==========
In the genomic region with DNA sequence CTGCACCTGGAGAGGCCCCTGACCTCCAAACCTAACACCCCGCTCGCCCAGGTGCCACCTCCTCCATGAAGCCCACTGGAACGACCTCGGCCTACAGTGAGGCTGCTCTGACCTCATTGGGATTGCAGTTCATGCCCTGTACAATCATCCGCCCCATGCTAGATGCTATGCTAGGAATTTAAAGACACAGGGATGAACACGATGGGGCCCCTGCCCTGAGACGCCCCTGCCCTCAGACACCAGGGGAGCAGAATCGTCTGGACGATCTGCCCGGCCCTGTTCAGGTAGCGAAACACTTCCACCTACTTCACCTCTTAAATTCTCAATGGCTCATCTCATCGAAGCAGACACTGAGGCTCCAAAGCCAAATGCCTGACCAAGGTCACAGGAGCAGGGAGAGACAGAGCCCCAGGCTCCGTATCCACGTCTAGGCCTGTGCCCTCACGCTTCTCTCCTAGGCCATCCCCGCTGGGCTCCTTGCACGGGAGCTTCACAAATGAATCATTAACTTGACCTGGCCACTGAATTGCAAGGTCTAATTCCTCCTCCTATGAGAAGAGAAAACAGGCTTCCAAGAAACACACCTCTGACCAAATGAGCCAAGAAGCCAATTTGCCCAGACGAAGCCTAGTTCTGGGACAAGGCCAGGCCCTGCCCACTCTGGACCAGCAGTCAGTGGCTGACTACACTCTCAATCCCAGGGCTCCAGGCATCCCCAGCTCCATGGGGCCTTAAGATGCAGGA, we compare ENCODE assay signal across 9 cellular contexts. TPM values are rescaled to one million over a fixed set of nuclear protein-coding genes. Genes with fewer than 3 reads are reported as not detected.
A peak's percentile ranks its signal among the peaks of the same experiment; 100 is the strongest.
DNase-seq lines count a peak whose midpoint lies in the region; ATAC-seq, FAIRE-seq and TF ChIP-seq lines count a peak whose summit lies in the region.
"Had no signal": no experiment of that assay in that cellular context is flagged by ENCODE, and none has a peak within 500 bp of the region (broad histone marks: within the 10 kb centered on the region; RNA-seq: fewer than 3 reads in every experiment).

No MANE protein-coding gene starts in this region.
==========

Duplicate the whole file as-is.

In the genomic region with DNA sequence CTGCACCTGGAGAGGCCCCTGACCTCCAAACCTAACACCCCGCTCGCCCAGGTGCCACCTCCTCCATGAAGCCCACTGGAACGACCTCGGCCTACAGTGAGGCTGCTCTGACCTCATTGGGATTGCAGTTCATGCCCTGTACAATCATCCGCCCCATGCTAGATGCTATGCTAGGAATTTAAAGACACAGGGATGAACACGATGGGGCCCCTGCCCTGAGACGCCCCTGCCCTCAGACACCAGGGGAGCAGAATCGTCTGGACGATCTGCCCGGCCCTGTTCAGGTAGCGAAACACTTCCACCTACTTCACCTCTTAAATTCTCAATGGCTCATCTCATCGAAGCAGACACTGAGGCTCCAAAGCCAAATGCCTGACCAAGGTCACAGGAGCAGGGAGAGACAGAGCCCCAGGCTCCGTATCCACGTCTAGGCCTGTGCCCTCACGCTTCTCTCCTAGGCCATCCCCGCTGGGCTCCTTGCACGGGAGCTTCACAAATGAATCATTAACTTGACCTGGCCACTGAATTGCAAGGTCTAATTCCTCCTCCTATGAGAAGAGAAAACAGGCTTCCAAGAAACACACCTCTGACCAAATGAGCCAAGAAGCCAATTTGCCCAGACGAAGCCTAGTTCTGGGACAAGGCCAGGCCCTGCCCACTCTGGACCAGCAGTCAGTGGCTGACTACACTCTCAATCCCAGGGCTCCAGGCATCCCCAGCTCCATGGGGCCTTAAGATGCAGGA, we compare ENCODE assay signal across 9 cellular contexts. TPM values are rescaled to one million over a fixed set of nuclear protein-coding genes. Genes with fewer than 3 reads are reported as not detected.
A peak's percentile ranks its signal among the peaks of the same experiment; 100 is the strongest.
DNase-seq lines count a peak whose midpoint lies in the region; ATAC-seq, FAIRE-seq and TF ChIP-seq lines count a peak whose summit lies in the region.
"Had no signal": no experiment of that assay in that cellular context is flagged by ENCODE, and none has a peak within 500 bp of the region (broad histone marks: within the 10 kb centered on the region; RNA-seq: fewer than 3 reads in every experiment).

No MANE protein-coding gene starts in this region.